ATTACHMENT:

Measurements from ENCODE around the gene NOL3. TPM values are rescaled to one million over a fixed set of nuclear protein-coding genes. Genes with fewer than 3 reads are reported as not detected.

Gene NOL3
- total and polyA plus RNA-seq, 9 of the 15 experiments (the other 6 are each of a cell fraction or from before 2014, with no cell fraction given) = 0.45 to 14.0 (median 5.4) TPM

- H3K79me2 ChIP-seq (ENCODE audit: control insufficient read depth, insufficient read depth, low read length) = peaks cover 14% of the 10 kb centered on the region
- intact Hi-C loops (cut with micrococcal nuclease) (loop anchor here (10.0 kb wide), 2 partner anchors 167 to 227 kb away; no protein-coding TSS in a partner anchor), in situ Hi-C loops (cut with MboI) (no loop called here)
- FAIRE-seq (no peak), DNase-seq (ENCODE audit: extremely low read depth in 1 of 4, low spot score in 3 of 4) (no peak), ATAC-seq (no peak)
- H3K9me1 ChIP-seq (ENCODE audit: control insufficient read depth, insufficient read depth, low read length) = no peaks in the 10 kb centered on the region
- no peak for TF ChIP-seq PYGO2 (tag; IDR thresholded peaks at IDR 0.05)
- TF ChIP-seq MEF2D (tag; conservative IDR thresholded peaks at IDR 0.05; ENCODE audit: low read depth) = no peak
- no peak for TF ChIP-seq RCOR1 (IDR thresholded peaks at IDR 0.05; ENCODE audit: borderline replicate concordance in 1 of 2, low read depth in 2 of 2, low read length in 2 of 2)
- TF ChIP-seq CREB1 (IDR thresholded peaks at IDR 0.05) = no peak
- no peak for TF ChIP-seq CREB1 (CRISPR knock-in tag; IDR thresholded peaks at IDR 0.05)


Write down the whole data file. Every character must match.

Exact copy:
Measurements from ENCODE around the gene NOL3. TPM values are rescaled to one million over a fixed set of nuclear protein-coding genes. Genes with fewer than 3 reads are reported as not detected.

Gene NOL3
- total and polyA plus RNA-seq, 9 of the 15 experiments (the other 6 are each of a cell fraction or from before 2014, with no cell fraction given) = 0.45 to 14.0 (median 5.4) TPM

- H3K79me2 ChIP-seq (ENCODE audit: control insufficient read depth, insufficient read depth, low read length) = peaks cover 14% of the 10 kb centered on the region
- intact Hi-C loops (cut with micrococcal nuclease) (loop anchor here (10.0 kb wide), 2 partner anchors 167 to 227 kb away; no protein-coding TSS in a partner anchor), in situ Hi-C loops (cut with MboI) (no loop called here)
- FAIRE-seq (no peak), DNase-seq (ENCODE audit: extremely low read depth in 1 of 4, low spot score in 3 of 4) (no peak), ATAC-seq (no peak)
- H3K9me1 ChIP-seq (ENCODE audit: control insufficient read depth, insufficient read depth, low read length) = no peaks in the 10 kb centered on the region
- no peak for TF ChIP-seq PYGO2 (tag; IDR thresholded peaks at IDR 0.05)
- TF ChIP-seq MEF2D (tag; conservative IDR thresholded peaks at IDR 0.05; ENCODE audit: low read depth) = no peak
- no peak for TF ChIP-seq RCOR1 (IDR thresholded peaks at IDR 0.05; ENCODE audit: borderline replicate concordance in 1 of 2, low read depth in 2 of 2, low read length in 2 of 2)
- TF ChIP-seq CREB1 (IDR thresholded peaks at IDR 0.05) = no peak
- no peak for TF ChIP-seq CREB1 (CRISPR knock-in tag; IDR thresholded peaks at IDR 0.05)